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By Erika Metivier April 3, 2013

Born to Boogie!

Finally, after years of waiting for this highly acclaimed West End show to land in our city, Billy Elliot The Musical came to Montreal in January. For those unfamiliar with the show, which is based on Stephen Daldry’s 2000 film Billy Elliot, it is about a young boy who wishes to dance and, against his father’s will, takes on ballet. The play is set in 1984 North Eastern England during the country’s drastic miners’ strike. As the mining community struggles to survive, Billy struggles to pursue his dream of dancing.

Now, most men hear this and immediately think “chick flick.” Wrong. In fact, they couldn’t be more wrong. This stage musical is appealing to a much larger audience than ballet enthusiasts because what young Billy does on stage is much more than just twirl. It’s tough work. If you have a body, you can appreciate it.

The boys cast to play the role of Billy usually range from 9 to 14 years of age, before their voices break and before they grow too tall to play an eleven year old. These boys are cast months or sometimes years in advance because a long period of intensive training is required to get the part. The role is demanding, because a child playing Billy is on the stage almost the entire three hours and needs to sing, act, and dance throughout without showing any sign of exhaustion. And it gets even more demanding. Not only do they have to be skilled ballet dancers, these young boys need to be trained in ballet, street and tap dance, as well as be able to do acrobatics. Let’s not forget singing and acting skills as well. Oh, and on top of it all, they have to master a Geordie accent, which is no easy task!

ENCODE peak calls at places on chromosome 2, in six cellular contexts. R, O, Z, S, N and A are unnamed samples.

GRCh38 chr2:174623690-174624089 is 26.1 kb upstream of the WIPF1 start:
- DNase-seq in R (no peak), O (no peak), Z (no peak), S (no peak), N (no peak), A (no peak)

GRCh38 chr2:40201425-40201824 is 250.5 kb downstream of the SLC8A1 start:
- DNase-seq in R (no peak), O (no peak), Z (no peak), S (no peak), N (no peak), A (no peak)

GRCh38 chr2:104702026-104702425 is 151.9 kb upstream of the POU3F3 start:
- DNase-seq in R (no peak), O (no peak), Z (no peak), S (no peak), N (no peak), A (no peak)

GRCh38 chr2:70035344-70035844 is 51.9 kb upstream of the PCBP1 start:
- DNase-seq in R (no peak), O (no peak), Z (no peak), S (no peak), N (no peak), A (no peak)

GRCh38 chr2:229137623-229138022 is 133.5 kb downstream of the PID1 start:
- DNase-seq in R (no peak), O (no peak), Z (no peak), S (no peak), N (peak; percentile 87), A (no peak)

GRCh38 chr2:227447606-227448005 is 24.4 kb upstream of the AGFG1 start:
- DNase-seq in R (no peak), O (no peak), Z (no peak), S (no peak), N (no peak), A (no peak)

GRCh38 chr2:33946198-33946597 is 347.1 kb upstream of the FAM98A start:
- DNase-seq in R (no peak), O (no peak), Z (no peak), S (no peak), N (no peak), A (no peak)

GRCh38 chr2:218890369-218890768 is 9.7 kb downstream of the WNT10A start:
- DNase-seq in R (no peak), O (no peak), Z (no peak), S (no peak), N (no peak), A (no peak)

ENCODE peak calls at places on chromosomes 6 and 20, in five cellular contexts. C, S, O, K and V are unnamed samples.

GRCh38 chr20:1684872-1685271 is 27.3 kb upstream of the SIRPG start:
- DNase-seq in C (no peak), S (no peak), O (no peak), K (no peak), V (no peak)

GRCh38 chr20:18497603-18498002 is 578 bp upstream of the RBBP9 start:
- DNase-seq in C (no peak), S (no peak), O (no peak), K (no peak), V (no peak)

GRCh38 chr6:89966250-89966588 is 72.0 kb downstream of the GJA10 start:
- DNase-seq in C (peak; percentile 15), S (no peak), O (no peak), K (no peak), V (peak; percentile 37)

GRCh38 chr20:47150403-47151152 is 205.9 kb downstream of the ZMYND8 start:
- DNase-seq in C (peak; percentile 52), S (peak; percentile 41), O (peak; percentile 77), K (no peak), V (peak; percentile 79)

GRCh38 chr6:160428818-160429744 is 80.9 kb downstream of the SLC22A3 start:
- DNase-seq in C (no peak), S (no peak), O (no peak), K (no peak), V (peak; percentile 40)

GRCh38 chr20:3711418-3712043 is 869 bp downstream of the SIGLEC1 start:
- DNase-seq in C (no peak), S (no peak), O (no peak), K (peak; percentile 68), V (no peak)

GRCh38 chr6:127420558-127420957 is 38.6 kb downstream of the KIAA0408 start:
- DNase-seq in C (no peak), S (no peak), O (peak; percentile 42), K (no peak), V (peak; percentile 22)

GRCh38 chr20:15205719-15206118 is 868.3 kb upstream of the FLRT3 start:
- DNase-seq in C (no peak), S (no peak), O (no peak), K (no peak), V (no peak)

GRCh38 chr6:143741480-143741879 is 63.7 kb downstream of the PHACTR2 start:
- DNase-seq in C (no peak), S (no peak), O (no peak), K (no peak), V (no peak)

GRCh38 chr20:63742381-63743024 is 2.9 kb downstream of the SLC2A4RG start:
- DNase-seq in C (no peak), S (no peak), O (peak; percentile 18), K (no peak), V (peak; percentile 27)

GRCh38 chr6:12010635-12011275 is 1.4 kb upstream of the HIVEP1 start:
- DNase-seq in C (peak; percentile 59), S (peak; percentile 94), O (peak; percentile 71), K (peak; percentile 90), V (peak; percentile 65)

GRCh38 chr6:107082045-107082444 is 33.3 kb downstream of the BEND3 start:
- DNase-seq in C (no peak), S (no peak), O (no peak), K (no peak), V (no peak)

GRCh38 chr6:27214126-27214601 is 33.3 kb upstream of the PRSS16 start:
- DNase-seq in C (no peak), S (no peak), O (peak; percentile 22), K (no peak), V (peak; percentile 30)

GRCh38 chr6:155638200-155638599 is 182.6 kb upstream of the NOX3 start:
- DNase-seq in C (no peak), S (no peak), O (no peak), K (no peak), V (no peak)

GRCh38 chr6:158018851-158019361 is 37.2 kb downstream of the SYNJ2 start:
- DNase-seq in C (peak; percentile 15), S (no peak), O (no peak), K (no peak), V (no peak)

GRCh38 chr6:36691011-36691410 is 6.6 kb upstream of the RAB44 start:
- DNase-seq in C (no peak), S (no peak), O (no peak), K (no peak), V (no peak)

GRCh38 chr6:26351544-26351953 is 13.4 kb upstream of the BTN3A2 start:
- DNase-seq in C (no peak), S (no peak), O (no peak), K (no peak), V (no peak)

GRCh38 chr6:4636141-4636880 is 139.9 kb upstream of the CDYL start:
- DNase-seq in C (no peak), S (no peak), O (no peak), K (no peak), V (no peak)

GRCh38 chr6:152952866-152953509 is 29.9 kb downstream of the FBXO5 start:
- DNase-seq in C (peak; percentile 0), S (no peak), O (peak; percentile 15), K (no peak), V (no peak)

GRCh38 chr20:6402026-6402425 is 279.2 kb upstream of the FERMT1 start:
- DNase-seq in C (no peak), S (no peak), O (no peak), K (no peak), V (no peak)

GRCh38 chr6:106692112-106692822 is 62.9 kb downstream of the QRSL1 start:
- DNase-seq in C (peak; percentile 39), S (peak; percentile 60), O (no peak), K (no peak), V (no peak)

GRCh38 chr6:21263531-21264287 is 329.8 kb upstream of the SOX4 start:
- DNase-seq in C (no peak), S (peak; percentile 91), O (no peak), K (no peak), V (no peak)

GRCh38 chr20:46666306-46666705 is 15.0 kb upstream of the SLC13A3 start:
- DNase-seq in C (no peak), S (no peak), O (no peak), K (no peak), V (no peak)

All together, these boys spend months simply training in three styles of dance, acrobatics, singing, and learning to speak and sing in a Geordie dialect before they even begin rehearsing for the show and learning their lines. They are also required to keep set workout routines to keep their muscles in shape and their stamina high. They must keep their stamina way up because they have to be able to do all the dancing required on stage and still be able to sing without huffing and puffing at the end. As a result, these boys have packed days with jogging, dance lessons, singing lessons, acrobatics practice, stage rehearsals, and finally live shows. Physically, it is the most demanding West End and Broadway show for such a young cast.

Naturally, at least three Billys are cast to play the part so that the role is shared among these boys throughout the week. Each Billy will perform an average of four shows a week, continuously rehearsing in between. On stage, they must be energetic and not miss a beat. The Billys switch between tap to ballet to boogie throughout, doing some acrobatics in between, with very little time for rest between each, yet they still manage to sing beautifully. They also need to pull off acting in some very emotional scenes as well as many funny scenes. It is a disciplined lifestyle for a child.

Watching twelve-year-old Drew Minard tap and pirouette and sing on stage in January had me in total awe. Even from the mezzanine, I could see how strong his legs were, how toned his arms and calves and core were. The boys in the role have no choice but to be fit and strong, especially for the ballet dancing, which is frequent throughout the show. Men and women in the audience were equally amazed by Drew’s performance, and everyone was sitting on the edge of their seats when he pirouetted with impressive technique at the end of the show’s big song, Electricity. It is no chick flick. It is a play with a touching plot, solid songs, and dancing that is out of this world. It is an ode to the dancer’s body. 

For those still sceptical about ballet and for those who, much like Billy’s father, don’t think ballet is for boys, Billy Elliot The Musical is a must-see show. It is a testament to the physical demands of a dancer. The Billys are embodiments of pure hard work as well as passion when they dance, and it is something both aesthetically beautiful and physically impressive to experience. Dancing is no easy task, and the levels at which these boys dance is very high, putting them through endless training at such a young age. In the end, the boy in the role of Billy delivers a show everyone can appreciate because after watching him go, the majority of us most likely look at our own bodies and think, “I can’t even come close to doing any of that!”

About the author

Erika Métivier is a first-year Concordia Creative Writing student.

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